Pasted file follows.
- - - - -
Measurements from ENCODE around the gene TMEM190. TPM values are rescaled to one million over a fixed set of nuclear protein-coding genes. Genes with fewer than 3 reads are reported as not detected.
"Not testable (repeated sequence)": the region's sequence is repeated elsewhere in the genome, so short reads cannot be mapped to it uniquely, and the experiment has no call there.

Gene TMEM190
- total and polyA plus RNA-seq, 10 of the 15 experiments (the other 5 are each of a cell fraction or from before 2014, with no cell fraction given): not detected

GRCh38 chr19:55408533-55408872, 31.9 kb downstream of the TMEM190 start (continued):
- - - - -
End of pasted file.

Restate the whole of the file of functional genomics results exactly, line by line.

Measurements from ENCODE around the gene TMEM190. TPM values are rescaled to one million over a fixed set of nuclear protein-coding genes. Genes with fewer than 3 reads are reported as not detected.
"Not testable (repeated sequence)": the region's sequence is repeated elsewhere in the genome, so short reads cannot be mapped to it uniquely, and the experiment has no call there.

Gene TMEM190
- total and polyA plus RNA-seq, 10 of the 15 experiments (the other 5 are each of a cell fraction or from before 2014, with no cell fraction given): not detected

GRCh38 chr19:55408533-55408872, 31.9 kb downstream of the TMEM190 start (continued):